Hunting and habitat loss have been identified as important factors affecting hornbills throughout their range in Asia. Hornbills, as compared to other birds, naturally occur in low densities and are slow breeders, which make them extremely vulnerable to hunting, and habitat loss which results in loss of breeding individuals from the population and loss of nesting sites respectively.
Since 2003, Eastern Himalaya program has been actively conducting research and monitoring of hornbills in Arunachal Pradesh. Aspects of hornbill biology were studied in Pakke Wildlife Sanctuary & Tiger Reserve from 1995-2000. Pakke is a haven for hornbills in North-east India, a region where hunting and habitat loss threatens most hornbill species. The Nyishi (a dominant tribal community) use the upper beak/casque of the Great hornbill in their traditional headgear, the fat for its purported medicinal value and also consume the meat. Since 2002, due to increased support from the Nyishi community living around Pakke and the protection efforts by the park management under the Arunachal Pradesh Forest Department, hornbills have a better chance to survive here. Hunting has declined, however, threats remain due to deforestation in the foothill forests which are crucial habitats for hornbill nesting and roosting. Our long-term monitoring of hornbill nests suggests that there is increased direct competition for nest sites between hornbill species due to limited availability of nest sites. There is also a decline in hornbill numbers seen at some key roost sites which are vulnerable to disturbance. Our monitoring effort has been restricted to about 30-40 nests each year due to limitations of staff and funding. There is a need to continue monitoring of hornbill nests and roosts and expand the monitoring effort to a larger area especially to areas outside the park where hornbill nesting habitat is under threat. The best way to do this is to seek the wider participation and help of the Nyishi community living in the nearby villages who have banned hunting throughout the year and are assisting the park authorities in protection of wildlife. The Ghora-Aabhe (a council of village headmen) was formed in 2006 with the support of a pro-active park management who are spearheading protection and awareness efforts. Pakke WS has seen a remarkable turnaround with erstwhile hunters now becoming protectors. The villagers support for conservation is doubly amazing as they face hardships due to crop-raiding by elephants and have limited livelihood options.
Therefore, by seeking the participation and involvement of Nyishi villagers in helping find, watch and look after hornbill nests and roosts, which would serve the dual purpose of long-term monitoring and protection for research and conservation, we aim to provide income and additional funds to the village community in their protection efforts. Dr. Pilai Poonswad of the Hornbill Research Foundation first initiated a similar successful hornbill nest adoption program in southern Thailand. In pursuing these goals, sustainable long-term funding is extremely crucial and therefore we seek your valuable contribution.
Nests of four hornbill species are available for adoption:
1) Great Hornbill Buceros bicornis
2) Wreathed Hornbill Rhyticeros undulatus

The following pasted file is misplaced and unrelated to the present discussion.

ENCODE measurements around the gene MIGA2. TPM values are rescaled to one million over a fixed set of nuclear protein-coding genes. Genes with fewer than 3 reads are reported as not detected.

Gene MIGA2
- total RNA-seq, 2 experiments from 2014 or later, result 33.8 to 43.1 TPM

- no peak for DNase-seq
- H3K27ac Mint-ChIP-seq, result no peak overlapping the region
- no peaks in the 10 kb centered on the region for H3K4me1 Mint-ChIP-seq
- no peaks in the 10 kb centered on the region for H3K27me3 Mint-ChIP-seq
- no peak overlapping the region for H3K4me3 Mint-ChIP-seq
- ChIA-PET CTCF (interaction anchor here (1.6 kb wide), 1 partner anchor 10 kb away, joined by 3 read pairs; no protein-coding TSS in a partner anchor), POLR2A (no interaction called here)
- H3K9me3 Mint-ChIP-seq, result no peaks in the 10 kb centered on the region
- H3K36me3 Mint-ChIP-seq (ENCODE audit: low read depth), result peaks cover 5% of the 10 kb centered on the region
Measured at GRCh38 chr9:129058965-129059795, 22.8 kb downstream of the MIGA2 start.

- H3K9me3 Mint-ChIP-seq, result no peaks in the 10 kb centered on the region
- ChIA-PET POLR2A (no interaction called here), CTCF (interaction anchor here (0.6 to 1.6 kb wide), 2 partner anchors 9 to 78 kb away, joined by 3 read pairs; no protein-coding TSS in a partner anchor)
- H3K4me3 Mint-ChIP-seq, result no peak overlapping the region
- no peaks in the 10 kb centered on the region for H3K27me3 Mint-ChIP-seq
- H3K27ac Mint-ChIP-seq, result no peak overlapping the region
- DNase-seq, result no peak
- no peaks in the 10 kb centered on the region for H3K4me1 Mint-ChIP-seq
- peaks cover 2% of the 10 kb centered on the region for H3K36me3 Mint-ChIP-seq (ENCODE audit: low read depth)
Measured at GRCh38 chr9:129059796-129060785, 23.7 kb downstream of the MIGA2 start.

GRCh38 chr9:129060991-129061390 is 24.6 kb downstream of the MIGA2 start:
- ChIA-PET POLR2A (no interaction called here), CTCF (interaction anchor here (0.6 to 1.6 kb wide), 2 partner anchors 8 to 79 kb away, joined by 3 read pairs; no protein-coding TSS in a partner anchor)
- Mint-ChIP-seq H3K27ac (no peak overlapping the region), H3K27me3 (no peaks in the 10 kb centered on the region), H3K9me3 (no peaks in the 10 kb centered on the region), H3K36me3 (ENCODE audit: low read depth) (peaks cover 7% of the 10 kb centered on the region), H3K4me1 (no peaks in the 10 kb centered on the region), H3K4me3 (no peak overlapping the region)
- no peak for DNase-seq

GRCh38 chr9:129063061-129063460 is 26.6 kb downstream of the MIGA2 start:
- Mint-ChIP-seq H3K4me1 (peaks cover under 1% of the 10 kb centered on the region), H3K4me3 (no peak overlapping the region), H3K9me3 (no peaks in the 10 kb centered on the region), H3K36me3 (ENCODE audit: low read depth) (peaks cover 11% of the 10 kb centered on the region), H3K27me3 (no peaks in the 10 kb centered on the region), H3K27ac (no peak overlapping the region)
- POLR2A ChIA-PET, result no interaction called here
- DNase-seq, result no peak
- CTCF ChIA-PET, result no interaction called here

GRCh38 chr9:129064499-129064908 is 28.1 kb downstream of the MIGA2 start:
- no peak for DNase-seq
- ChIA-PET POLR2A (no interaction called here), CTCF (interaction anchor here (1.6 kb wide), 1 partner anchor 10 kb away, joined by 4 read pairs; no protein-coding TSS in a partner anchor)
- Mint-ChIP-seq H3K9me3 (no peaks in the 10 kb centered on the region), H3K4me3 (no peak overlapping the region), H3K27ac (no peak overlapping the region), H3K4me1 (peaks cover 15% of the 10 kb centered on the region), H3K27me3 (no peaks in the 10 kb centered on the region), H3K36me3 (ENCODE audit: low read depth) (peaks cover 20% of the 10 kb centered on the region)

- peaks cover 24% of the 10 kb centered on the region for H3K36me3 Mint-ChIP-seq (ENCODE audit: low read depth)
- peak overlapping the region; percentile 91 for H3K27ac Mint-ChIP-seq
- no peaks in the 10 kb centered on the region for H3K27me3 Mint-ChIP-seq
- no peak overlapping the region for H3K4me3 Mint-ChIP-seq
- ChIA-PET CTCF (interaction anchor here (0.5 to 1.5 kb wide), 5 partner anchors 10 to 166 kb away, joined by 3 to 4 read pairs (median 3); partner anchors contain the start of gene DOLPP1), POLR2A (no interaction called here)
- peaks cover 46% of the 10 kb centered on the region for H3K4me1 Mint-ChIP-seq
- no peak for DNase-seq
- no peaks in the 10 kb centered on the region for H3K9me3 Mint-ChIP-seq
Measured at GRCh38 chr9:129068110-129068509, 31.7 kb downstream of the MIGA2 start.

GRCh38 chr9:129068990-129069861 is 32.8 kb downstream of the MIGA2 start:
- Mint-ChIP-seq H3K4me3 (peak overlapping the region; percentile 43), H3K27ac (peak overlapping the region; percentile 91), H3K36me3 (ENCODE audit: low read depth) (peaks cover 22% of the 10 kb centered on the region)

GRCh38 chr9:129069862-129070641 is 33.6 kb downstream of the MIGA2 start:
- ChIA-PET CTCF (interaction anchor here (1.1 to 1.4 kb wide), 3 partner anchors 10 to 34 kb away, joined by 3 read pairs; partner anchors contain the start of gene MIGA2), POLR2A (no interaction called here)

3) Rufous-necked Hornbill Aceros nipalensis
4) Oriental Pied Hornbill Anthracoceros albirostris
Aims of this program:
1. To monitor and protect long-term hornbill populations in the area.
2. To assist the villagers in their efforts to conserve hornbills and other wildlife in the area.
3. To collect ecological data on hornbills for research and conservation.
How can you help?
By donating money for long-term nest monitoring and protection of hornbill nests by villagers, 2) by volunteering to help find and watch hornbill nests with villagers during the breeding season and, 3) by telling others about this program.
What your contribution will be used for?
Those who are interested in the adoption of a family/families of hornbills will be responsible for expenses. The payments will be spent on 1) hiring villagers to monitor and protect hornbills in the wild, 2) initiating a village welfare fund which will be used to assist the Ghora-aabhe in protection efforts and village development activities and 3) collect scientific data for the Hornbill Nest Monitoring Program of the Nature Conservation Foundation.
The adoption rate per hornbill family per year is Rs. 5000 per year or US $125 per year. Your monetary contribution would be tax-exempt.
What you will receive?
You will receive an annual report on the nesting activity from the pair of hornbills that have been adopted, details about the adopted hornbills, location and characteristics of the tree in which the nest is located, accompanied by photographs of the actual nest tree.
We will send information on the Nyishi villagers who are responsible for monitoring the nests.
Note: The breeding season lasts from March (nest entry by hornbill female) to August (female and chick emergence). Reports will be sent at the end of the year after all information has been processed. Applications received after the breeding season will be used for the next year.
2. Should you wish to visit Pakke to see the hornbills you adopt, Pakke Tours and Travels (newly established by members of the Ghora-Aabhe) can organize to bring you to the site at your own expenses. You can stay at the newly-built Pakke Jungle eco-camp, a community-run tourism enterprise by members of the Ghora-Aabhe. However, there will be a limit on visitor numbers.
3. An indirect benefit is your opportunity to contribute to the conservation of Arunachal Pradesh’s valuable natural resources. You will also able to watch hornbills and other wildlife in their natural habitat.
Pakke Wildlife Sanctuary & Tiger Reserve and surrounding reserve forests in East Kameng district, western Arunachal Pradesh. Visit www.pakketigerreserve.org for more information on Pakke WS